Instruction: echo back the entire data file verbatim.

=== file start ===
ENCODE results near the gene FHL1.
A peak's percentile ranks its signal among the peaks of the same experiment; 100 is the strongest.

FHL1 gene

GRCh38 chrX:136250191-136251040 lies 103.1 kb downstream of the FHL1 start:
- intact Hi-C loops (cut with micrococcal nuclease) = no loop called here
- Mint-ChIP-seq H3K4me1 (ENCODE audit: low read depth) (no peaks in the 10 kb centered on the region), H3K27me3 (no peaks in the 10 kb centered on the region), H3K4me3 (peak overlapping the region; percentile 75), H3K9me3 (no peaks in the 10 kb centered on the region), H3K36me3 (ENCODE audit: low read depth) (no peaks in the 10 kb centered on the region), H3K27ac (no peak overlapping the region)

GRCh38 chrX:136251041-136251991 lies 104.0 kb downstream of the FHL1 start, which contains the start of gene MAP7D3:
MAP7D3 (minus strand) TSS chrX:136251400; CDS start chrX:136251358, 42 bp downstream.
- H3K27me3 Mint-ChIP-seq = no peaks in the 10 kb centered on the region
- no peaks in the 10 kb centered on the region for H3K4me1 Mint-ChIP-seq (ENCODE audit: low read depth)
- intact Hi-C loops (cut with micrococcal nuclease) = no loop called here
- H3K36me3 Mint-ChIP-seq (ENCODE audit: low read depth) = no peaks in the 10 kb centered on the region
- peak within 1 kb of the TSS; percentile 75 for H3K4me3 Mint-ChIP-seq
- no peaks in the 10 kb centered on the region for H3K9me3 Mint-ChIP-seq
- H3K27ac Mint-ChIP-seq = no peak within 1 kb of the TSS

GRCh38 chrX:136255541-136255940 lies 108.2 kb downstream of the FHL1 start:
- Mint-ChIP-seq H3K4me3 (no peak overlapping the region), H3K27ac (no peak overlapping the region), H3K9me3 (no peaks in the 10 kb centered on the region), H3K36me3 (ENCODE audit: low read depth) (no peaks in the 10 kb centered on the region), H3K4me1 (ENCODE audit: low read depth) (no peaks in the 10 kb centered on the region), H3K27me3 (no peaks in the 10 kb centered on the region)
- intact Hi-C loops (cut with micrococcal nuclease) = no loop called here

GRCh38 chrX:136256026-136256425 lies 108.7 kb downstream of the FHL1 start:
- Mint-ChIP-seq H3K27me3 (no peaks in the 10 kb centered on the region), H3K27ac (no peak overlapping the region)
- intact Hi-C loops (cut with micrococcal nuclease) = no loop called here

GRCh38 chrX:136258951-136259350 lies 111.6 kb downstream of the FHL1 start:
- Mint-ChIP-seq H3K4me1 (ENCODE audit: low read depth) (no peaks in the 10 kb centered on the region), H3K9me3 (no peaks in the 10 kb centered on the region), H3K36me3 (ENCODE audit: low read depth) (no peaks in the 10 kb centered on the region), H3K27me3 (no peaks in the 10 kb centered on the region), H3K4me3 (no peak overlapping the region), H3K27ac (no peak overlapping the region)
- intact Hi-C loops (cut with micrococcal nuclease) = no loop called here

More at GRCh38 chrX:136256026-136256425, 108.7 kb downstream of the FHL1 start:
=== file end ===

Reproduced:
ENCODE results near the gene FHL1.
A peak's percentile ranks its signal among the peaks of the same experiment; 100 is the strongest.

FHL1 gene

GRCh38 chrX:136250191-136251040 lies 103.1 kb downstream of the FHL1 start:
- intact Hi-C loops (cut with micrococcal nuclease) = no loop called here
- Mint-ChIP-seq H3K4me1 (ENCODE audit: low read depth) (no peaks in the 10 kb centered on the region), H3K27me3 (no peaks in the 10 kb centered on the region), H3K4me3 (peak overlapping the region; percentile 75), H3K9me3 (no peaks in the 10 kb centered on the region), H3K36me3 (ENCODE audit: low read depth) (no peaks in the 10 kb centered on the region), H3K27ac (no peak overlapping the region)

GRCh38 chrX:136251041-136251991 lies 104.0 kb downstream of the FHL1 start, which contains the start of gene MAP7D3:
MAP7D3 (minus strand) TSS chrX:136251400; CDS start chrX:136251358, 42 bp downstream.
- H3K27me3 Mint-ChIP-seq = no peaks in the 10 kb centered on the region
- no peaks in the 10 kb centered on the region for H3K4me1 Mint-ChIP-seq (ENCODE audit: low read depth)
- intact Hi-C loops (cut with micrococcal nuclease) = no loop called here
- H3K36me3 Mint-ChIP-seq (ENCODE audit: low read depth) = no peaks in the 10 kb centered on the region
- peak within 1 kb of the TSS; percentile 75 for H3K4me3 Mint-ChIP-seq
- no peaks in the 10 kb centered on the region for H3K9me3 Mint-ChIP-seq
- H3K27ac Mint-ChIP-seq = no peak within 1 kb of the TSS

GRCh38 chrX:136255541-136255940 lies 108.2 kb downstream of the FHL1 start:
- Mint-ChIP-seq H3K4me3 (no peak overlapping the region), H3K27ac (no peak overlapping the region), H3K9me3 (no peaks in the 10 kb centered on the region), H3K36me3 (ENCODE audit: low read depth) (no peaks in the 10 kb centered on the region), H3K4me1 (ENCODE audit: low read depth) (no peaks in the 10 kb centered on the region), H3K27me3 (no peaks in the 10 kb centered on the region)
- intact Hi-C loops (cut with micrococcal nuclease) = no loop called here

GRCh38 chrX:136256026-136256425 lies 108.7 kb downstream of the FHL1 start:
- Mint-ChIP-seq H3K27me3 (no peaks in the 10 kb centered on the region), H3K27ac (no peak overlapping the region)
- intact Hi-C loops (cut with micrococcal nuclease) = no loop called here

GRCh38 chrX:136258951-136259350 lies 111.6 kb downstream of the FHL1 start:
- Mint-ChIP-seq H3K4me1 (ENCODE audit: low read depth) (no peaks in the 10 kb centered on the region), H3K9me3 (no peaks in the 10 kb centered on the region), H3K36me3 (ENCODE audit: low read depth) (no peaks in the 10 kb centered on the region), H3K27me3 (no peaks in the 10 kb centered on the region), H3K4me3 (no peak overlapping the region), H3K27ac (no peak overlapping the region)
- intact Hi-C loops (cut with micrococcal nuclease) = no loop called here

More at GRCh38 chrX:136256026-136256425, 108.7 kb downstream of the FHL1 start: